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Results 61 - 80 of 1823.


Physics - 15.02.2019
Sound waves let quantum systems ’talk’ to one another
Researchers at the University of Chicago and Argonne National Laboratory have invented an innovative way for different types of quantum technology to "talk" to each other using sound. The study , published Feb. 11 , is an important step in bringing quantum technology closer to reality. Researchers are eyeing quantum systems, which tap the quirky behavior of the smallest particles as the key to a fundamentally new generation of atomic-scale electronics for computation and communication.

Health - 15.02.2019
What makes a man? Testosterone only half the story, scientists say
What makes a man? Testosterone only half the story, scientists say
Scientists have identified for the first time the details of an ‘alternative' biological process required to develop male genitals in an unborn baby. The findings by researchers at the universities of Aberdeen and Glasgow along with French and Swedish collaborators also sheds more light on the reasons for babies being born with undescended testes or with malformed penises.

Astronomy / Space Science - 15.02.2019
Tidal Tails - The Beginning Of The End Of An Open Star Cluster
Tidal Tails - The Beginning Of The End Of An Open Star Cluster
In the course of their life, open star clusters continuously lose stars to their surroundings. The resulting swath of tidal tails provides a glimpse into the evolution and dissolution of a star cluster. Thus far only tidal tails of massive globular clusters and dwarf galaxies have been discovered in the Milky Way system.

Health - Pharmacology - 15.02.2019
Artificial intelligence can predict survival of ovarian cancer patients
Artificial intelligence can predict survival of ovarian cancer patients
Researchers have created new machine learning software that can forecast the survival rates and response to treatments of patients with ovarian cancer The artificial intelligence software, created by researchers at Imperial College London and the University of Melbourne , has been able to predict the prognosis of patients with ovarian cancer more accurately than current methods.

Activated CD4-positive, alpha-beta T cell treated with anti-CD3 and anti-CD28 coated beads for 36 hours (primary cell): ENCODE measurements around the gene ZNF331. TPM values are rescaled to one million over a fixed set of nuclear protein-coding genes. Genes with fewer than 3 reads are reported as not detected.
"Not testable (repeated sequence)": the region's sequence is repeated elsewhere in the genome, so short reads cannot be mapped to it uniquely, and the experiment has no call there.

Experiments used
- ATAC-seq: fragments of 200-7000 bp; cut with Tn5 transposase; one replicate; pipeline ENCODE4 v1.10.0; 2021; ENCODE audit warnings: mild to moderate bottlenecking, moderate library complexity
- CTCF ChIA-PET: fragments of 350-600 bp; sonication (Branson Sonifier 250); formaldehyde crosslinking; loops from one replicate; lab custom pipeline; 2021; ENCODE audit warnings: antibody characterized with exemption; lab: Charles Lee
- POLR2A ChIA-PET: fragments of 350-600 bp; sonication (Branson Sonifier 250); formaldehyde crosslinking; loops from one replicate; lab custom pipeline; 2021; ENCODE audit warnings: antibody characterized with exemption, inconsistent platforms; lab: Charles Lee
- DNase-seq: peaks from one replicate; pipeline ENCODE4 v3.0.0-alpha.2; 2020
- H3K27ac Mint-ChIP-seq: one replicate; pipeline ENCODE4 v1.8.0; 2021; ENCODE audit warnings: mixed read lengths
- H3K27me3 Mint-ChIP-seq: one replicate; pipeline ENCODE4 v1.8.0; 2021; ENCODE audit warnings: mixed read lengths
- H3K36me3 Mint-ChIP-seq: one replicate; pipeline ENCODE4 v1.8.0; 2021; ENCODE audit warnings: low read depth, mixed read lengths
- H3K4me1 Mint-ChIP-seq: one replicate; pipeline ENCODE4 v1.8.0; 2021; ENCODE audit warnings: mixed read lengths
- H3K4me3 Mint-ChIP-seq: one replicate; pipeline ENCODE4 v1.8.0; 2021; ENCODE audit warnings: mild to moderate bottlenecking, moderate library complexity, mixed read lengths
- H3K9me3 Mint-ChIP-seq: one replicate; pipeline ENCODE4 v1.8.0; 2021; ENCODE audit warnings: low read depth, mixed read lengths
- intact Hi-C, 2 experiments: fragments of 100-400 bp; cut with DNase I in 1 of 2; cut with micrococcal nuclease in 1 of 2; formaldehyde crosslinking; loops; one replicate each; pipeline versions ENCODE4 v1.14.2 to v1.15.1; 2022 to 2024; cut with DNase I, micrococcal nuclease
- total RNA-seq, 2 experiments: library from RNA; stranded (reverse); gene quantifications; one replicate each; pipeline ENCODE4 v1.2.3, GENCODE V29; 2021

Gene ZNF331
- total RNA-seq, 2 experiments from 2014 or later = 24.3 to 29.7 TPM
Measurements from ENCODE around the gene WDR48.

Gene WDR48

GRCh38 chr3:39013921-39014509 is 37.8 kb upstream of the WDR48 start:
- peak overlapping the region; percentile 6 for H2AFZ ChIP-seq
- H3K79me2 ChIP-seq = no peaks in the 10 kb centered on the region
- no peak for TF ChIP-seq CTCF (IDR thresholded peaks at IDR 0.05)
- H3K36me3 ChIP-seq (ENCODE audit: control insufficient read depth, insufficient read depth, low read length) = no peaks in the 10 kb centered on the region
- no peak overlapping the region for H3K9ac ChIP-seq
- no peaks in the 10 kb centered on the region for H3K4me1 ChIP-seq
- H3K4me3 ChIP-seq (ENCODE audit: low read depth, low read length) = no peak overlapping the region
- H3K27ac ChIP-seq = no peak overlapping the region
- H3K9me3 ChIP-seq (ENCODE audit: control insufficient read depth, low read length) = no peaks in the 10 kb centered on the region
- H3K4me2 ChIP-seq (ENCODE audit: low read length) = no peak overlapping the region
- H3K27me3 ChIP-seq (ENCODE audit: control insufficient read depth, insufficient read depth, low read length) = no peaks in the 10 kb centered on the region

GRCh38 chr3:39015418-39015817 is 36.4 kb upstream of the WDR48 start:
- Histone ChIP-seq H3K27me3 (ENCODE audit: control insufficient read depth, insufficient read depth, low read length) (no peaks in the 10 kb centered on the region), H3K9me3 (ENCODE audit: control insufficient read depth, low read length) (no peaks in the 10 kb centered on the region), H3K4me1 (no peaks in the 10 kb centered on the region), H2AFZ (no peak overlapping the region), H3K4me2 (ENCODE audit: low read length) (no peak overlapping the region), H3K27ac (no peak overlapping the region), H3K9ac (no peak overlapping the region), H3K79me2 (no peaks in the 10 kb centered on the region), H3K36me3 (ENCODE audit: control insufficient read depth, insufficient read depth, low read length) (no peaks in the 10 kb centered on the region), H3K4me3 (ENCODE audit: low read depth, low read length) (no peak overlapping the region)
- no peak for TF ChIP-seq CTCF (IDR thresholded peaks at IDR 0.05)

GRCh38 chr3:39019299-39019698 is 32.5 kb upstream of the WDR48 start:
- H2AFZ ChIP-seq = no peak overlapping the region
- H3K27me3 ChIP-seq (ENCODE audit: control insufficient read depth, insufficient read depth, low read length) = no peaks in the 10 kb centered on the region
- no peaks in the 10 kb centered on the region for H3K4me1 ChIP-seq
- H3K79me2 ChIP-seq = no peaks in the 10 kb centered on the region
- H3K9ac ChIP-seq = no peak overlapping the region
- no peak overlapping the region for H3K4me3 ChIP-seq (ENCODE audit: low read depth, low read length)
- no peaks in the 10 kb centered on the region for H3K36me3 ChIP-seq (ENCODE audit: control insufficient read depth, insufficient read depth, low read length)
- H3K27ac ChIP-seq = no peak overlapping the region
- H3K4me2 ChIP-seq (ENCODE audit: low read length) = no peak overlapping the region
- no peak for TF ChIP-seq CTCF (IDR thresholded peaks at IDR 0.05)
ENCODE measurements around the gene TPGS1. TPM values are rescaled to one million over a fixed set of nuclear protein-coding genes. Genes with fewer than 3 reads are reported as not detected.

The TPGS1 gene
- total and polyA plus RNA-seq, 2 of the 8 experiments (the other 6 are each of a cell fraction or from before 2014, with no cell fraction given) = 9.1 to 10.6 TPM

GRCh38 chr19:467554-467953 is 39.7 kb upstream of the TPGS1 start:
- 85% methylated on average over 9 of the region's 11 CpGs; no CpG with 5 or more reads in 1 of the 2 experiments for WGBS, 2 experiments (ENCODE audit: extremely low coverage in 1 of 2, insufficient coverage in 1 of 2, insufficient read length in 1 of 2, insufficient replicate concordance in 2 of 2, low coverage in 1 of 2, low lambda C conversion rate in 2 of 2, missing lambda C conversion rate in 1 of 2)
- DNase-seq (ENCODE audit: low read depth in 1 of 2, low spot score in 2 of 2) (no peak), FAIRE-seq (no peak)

Social Sciences - Psychology - 15.02.2019
Live better with attainable goals
Live better with attainable goals
Those who set realistic goals can hope for a higher level of well-being. The key for later satisfaction is whether the life goals are seen as attainable and what they mean to the person, as psychologists from the University of Basel report in a study with over 970 participants. Wealth, community, health, meaningful work: life goals express a person's character, as they determine behavior and the compass by which people are guided.

Electroengineering - Physics - 15.02.2019
A transformer to drive the transition from AC to DC
A transformer to drive the transition from AC to DC
EPFL researchers have developed a compact and efficient medium-frequency transformer. Their device is poised to enhance the flexibility and efficiency of tomorrow's smart grids and DC power distribution networks. An EPFL-made prototype has been thoroughly tested and presented in several tutorials designed for experts from the academic and industrial worlds.

Health - 14.02.2019
High success rate for hip and knee replacements
High success rate for hip and knee replacements
After reviewing thousands of case studies going back 25 years across six countries, generalisable survival data is now available for the first time to estimate how long hip and knee replacements are likely to last. The findings of researchers, funded by the National Joint Registry , from the Musculoskeletal Research Unit at the University of Bristol have been published in The Lancet .